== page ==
luke cage

A notable concern that I am sure many creatives have when asked to work on a show or a movie set within the Marvel Cinematic Universe (aka the MCU) has got to be, “How can I make something unique and new within a world with so much continuity to maintain? And how do I make sure not to step on the toes of one of the other dozens of projects currently in development for the MCU?” It does seem a bit daunting, especially with a shared universe that has existed for 10 years now, and prides itself on maintaining continuity and keeping everything connected in one way or another. Still, it clearly can be done, and it seems like Marvel has figured out the right spirit to keep it going.

During an interview recently with Variety, ‘Luke Cage’ showrunner Cheo Hodari Coker spoke on the subject of building a show in the shared MCU world, saying:

“One of the things that [Executive Vice President of Marvel TV Jeph Loeb] said is that, he described the Marvel television way as kind of an eight- or nine-lane highway. That means you can drive, you can cross lines, and if you hit a guardrail, they’ll let you know. And that’s really what it is. It’s not that we plan so succinctly with all the shows, but any time we kind of are interfering with things that could affect the other shows, we let each other know. And it’s been that way since the very beginning.”

He named one example of some overlap for him coming when ‘Jessica Jones’ Season 1 ended up being the series that got to introduce Luke Cage to the MCU, meaning that ‘Jessica Jones’ showrunner Melissa Rosenberg got to make the final call on who was cast as Cage, even though he was to be the lead in Choker’s series which debuted after ‘Jones.’ Choker spoke on how collaborative the whole process was, how he was brought in for his input and how they all agreed on Mike Colter for the role before making that decision. He went on to explain that for him:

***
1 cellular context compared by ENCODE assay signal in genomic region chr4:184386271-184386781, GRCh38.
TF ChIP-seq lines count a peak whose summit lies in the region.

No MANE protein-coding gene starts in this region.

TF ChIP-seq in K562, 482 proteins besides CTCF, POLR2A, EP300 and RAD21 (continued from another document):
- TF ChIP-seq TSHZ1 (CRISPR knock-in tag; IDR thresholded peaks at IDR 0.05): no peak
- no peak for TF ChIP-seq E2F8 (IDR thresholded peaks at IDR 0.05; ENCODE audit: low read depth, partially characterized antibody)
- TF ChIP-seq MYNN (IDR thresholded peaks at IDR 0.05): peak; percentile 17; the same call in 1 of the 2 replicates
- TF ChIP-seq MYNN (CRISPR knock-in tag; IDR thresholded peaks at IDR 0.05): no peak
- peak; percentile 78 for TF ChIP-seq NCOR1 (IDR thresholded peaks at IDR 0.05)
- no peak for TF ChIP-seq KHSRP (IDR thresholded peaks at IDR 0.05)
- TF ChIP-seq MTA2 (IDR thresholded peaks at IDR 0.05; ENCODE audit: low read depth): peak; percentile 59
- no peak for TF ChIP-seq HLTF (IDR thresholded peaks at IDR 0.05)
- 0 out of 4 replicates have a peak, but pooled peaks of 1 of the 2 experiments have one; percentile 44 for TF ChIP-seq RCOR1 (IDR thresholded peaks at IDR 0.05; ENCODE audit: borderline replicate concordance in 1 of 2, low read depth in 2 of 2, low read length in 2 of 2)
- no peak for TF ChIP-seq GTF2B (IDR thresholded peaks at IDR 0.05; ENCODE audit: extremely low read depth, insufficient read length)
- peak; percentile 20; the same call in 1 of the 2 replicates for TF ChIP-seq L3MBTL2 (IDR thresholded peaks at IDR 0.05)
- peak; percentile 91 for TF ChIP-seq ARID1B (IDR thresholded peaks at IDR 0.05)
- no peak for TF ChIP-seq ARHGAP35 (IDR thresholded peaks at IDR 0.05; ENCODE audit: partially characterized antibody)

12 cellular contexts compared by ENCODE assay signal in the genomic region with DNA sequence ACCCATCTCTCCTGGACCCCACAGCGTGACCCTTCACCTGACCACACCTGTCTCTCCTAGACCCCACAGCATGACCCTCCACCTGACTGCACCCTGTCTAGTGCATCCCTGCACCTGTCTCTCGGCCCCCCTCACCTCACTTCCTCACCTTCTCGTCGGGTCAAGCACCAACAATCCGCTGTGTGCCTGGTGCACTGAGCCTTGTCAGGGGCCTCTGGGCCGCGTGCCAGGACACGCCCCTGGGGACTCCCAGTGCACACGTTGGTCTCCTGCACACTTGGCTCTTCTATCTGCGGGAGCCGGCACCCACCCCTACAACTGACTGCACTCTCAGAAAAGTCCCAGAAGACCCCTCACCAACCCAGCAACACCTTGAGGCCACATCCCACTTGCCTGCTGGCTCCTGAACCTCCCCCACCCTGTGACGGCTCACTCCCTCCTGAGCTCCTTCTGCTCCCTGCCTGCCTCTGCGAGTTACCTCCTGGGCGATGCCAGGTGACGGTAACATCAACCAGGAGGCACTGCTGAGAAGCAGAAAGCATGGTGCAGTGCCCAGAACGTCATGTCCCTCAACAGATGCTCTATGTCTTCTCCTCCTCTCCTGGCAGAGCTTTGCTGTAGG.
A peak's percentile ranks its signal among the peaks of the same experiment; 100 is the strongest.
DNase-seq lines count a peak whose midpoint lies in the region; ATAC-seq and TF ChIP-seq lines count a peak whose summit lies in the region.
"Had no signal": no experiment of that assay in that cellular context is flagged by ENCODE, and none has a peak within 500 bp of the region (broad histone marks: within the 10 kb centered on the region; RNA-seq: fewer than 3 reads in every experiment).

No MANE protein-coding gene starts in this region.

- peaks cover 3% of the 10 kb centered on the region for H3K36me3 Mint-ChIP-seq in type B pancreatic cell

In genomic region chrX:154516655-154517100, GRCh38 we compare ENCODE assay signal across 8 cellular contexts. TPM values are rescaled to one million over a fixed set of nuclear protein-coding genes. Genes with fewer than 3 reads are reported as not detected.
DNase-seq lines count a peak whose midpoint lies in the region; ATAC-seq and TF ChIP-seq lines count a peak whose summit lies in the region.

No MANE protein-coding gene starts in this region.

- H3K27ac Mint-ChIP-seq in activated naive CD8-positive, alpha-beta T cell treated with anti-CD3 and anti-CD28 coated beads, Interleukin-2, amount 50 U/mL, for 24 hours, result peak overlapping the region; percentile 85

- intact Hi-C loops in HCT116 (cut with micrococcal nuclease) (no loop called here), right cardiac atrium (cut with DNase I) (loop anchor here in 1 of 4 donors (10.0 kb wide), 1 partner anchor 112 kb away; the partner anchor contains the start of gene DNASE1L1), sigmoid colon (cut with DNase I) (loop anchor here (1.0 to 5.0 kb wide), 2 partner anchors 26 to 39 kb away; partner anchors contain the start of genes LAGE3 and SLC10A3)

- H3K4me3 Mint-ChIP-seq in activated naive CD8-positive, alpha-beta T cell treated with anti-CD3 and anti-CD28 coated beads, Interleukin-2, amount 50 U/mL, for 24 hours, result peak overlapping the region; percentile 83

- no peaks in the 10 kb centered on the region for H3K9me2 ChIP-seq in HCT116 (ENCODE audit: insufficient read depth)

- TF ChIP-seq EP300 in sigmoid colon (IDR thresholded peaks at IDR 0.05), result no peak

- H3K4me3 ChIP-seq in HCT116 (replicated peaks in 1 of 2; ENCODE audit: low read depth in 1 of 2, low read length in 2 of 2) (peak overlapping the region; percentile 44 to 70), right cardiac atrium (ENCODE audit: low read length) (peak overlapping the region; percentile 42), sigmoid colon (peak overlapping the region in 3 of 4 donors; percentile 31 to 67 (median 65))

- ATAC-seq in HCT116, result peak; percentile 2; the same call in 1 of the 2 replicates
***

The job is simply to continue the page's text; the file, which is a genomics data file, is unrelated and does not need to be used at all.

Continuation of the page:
“[It’s] not my Luke Cage. It’s Marvel’s Luke Cage. [Marvel] understands the power of their brand. They’re very particular about the brand, period. As a result, they’re very involved in protecting what the brand is. So the trick is to create a singular experience but at the same time work within that framework. So what I’ve learned is just be very communicative.”

Choker then shared his thoughts on other studios attempting to do the “shared universe” concept and why no one else has been able to do it quite as successfully as Marvel up to this point:

“You can’t give people something they don’t want…I think that’s the problem with people trying to build these universes. You wouldn’t want to hear from Method Man or Ghostface if the first Wu Tang album wasn’t hot. So build your foundation, then invite people into your house. So I think the problem with some of these other properties that are trying to copy Marvel and failed is they say, ‘OK, we’re going to come out with these five properties like this.’ It’s like, the one drops and then the whole thing falls apart, instead of focusing on making one thing the best it can be and then spinning off from that.”

I wholeheartedly agree with this assessment and personally wish that the other studios would take note. Instead of releasing movies whose sole purpose is to build toward “Justice League” (as an example), they should focus on individual movies that build their characters and brands into successful franchises on their own, and then bring people together for the epic “team-ups” when the time is right. Sure, it’ll take time and patience, but otherwise you get the DCEU, which only (IMO) released ONE standalone film that really celebrated one of their heroes and stood by itself (‘Wonder Woman’) before uniting everyone in ‘Justice League,’ and that film and the shared universe suffered for it. They, nor the audience, really knew the cinematic versions of their characters enough to really step it up for ‘Justice League,’ so the whole thing felt very mediocre.

But again, that is only my opinion. Feel free to share your own in the comments below!